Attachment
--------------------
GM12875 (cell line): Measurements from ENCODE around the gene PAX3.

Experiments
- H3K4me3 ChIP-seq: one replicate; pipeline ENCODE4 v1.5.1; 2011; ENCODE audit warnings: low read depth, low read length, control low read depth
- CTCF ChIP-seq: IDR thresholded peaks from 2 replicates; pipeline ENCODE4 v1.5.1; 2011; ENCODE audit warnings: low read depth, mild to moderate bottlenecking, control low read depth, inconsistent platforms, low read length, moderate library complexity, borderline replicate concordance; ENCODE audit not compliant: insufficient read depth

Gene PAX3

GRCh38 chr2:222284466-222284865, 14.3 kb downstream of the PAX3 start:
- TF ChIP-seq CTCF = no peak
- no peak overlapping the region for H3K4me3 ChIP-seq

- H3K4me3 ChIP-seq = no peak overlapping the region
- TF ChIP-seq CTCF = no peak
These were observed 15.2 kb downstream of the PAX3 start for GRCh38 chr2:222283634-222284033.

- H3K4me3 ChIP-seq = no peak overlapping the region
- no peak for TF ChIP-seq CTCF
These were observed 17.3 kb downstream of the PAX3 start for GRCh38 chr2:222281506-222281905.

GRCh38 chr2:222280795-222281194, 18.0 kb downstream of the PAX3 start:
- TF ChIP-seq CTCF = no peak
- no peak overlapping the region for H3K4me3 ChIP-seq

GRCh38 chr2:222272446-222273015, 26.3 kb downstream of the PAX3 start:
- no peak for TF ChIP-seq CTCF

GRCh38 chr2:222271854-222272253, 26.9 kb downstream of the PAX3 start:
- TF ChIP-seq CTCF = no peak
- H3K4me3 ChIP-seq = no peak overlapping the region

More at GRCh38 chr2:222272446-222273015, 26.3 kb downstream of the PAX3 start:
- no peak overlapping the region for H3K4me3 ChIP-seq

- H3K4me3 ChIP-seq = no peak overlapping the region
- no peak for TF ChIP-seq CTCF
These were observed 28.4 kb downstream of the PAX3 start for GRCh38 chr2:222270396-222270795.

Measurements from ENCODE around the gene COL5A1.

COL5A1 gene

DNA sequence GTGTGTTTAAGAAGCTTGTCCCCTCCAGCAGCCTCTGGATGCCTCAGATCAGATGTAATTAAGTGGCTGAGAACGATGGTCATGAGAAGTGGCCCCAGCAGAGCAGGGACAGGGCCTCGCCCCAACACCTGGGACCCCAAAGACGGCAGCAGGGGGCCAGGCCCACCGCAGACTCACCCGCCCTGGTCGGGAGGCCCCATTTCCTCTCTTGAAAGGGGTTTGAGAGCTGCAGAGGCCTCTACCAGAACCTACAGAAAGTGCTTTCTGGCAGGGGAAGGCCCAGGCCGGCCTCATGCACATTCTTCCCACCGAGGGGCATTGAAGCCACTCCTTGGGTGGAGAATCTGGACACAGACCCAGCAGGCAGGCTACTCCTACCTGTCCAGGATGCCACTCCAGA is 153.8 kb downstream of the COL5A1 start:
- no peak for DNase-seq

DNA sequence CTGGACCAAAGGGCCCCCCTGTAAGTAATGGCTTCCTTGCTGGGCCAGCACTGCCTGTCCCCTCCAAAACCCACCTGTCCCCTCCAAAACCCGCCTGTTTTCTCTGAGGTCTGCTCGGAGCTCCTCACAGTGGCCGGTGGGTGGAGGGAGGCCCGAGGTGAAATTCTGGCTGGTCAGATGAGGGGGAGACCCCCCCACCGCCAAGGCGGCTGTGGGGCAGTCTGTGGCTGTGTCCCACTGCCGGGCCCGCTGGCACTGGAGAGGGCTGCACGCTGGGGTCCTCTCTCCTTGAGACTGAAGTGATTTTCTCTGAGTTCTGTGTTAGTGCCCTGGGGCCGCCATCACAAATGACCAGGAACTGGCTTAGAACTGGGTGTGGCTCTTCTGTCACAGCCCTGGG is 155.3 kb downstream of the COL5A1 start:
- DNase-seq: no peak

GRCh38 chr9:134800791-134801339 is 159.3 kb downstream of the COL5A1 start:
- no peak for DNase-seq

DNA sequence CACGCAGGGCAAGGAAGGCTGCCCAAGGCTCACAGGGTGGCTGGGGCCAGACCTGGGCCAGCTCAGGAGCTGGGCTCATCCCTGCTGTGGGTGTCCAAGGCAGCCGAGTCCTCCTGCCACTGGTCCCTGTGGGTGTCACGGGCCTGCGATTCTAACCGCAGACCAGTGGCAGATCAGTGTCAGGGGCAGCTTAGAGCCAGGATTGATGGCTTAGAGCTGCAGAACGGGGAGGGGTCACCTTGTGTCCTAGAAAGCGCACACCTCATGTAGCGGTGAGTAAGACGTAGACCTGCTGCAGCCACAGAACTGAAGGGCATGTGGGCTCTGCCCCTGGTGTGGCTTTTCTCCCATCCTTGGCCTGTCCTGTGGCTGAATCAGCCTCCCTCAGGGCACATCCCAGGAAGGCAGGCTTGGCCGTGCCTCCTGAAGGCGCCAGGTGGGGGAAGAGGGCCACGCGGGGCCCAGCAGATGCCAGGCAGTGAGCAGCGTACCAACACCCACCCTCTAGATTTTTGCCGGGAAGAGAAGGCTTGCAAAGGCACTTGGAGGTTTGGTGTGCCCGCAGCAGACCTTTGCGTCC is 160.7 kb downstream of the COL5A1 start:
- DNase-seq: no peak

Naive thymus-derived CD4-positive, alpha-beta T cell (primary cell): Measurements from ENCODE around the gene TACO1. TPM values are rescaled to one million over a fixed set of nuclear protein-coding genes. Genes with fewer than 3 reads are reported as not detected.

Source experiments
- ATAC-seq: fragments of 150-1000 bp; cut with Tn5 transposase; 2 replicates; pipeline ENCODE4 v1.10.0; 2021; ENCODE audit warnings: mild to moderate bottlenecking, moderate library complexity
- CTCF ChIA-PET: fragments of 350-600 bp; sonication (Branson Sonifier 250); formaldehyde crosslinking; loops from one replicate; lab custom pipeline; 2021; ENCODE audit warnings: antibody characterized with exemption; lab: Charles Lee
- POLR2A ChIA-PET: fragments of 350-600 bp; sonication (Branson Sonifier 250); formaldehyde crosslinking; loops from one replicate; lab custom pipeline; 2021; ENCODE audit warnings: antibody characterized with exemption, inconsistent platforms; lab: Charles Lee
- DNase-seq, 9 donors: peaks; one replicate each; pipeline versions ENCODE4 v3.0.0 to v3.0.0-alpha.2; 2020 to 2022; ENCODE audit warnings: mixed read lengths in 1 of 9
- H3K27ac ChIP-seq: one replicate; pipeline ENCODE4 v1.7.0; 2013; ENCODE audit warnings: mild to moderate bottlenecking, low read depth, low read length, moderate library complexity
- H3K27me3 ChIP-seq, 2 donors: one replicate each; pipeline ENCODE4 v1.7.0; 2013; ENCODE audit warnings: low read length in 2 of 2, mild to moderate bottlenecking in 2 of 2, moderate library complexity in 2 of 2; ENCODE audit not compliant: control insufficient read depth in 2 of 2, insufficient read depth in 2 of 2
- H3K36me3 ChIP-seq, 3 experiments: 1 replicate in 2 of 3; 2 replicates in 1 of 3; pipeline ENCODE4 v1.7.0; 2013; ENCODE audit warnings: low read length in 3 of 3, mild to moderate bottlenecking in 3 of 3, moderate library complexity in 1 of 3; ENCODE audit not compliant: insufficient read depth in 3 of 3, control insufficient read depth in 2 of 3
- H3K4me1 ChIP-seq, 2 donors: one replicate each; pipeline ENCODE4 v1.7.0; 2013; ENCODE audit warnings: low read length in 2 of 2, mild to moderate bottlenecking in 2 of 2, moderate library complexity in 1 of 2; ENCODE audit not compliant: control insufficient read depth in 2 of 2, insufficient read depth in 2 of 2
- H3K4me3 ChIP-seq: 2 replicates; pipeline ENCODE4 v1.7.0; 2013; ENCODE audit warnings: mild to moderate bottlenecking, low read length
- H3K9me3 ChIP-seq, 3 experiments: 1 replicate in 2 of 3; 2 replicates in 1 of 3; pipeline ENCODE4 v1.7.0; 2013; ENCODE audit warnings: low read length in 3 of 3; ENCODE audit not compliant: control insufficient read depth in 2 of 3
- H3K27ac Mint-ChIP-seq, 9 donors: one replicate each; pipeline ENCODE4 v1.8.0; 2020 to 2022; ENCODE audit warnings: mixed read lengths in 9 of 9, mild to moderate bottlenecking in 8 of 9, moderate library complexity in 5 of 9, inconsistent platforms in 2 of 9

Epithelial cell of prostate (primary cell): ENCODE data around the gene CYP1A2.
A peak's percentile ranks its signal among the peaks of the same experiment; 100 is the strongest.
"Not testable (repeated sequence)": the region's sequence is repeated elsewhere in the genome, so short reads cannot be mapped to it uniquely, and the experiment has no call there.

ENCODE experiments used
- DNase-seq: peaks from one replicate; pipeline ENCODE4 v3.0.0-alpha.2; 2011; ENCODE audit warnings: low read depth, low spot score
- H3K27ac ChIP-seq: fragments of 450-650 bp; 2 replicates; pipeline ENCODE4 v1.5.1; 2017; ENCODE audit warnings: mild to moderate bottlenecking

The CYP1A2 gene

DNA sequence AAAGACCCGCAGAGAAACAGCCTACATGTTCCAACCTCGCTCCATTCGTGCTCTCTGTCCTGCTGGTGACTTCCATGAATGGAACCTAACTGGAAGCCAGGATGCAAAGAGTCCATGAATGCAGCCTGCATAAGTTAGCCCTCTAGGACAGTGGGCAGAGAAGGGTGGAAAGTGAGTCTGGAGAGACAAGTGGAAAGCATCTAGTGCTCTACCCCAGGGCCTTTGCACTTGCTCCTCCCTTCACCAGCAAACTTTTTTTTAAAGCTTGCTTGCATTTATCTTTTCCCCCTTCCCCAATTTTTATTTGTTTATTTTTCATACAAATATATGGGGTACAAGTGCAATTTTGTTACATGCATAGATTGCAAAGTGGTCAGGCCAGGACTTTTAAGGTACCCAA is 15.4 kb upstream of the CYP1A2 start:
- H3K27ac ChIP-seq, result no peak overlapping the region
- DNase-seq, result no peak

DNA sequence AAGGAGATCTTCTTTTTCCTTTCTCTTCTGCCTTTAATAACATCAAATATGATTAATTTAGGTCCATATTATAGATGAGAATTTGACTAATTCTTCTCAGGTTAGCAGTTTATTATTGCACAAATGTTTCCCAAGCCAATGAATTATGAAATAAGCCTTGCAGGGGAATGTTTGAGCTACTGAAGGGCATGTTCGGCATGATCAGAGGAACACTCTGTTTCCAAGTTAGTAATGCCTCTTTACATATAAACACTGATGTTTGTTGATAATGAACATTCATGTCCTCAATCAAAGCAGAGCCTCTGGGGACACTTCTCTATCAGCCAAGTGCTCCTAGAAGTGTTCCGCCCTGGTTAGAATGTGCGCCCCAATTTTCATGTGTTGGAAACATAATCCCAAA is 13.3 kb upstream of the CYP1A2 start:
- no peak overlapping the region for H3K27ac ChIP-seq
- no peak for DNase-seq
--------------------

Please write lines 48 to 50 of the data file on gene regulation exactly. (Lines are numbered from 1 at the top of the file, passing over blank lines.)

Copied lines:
- H3K4me3 ChIP-seq: 2 replicates; pipeline ENCODE4 v1.7.0; 2013; ENCODE audit warnings: mild to moderate bottlenecking, low read length
- H3K9me3 ChIP-seq, 3 experiments: 1 replicate in 2 of 3; 2 replicates in 1 of 3; pipeline ENCODE4 v1.7.0; 2013; ENCODE audit warnings: low read length in 3 of 3; ENCODE audit not compliant: control insufficient read depth in 2 of 3
- H3K27ac Mint-ChIP-seq, 9 donors: one replicate each; pipeline ENCODE4 v1.8.0; 2020 to 2022; ENCODE audit warnings: mixed read lengths in 9 of 9, mild to moderate bottlenecking in 8 of 9, moderate library complexity in 5 of 9, inconsistent platforms in 2 of 9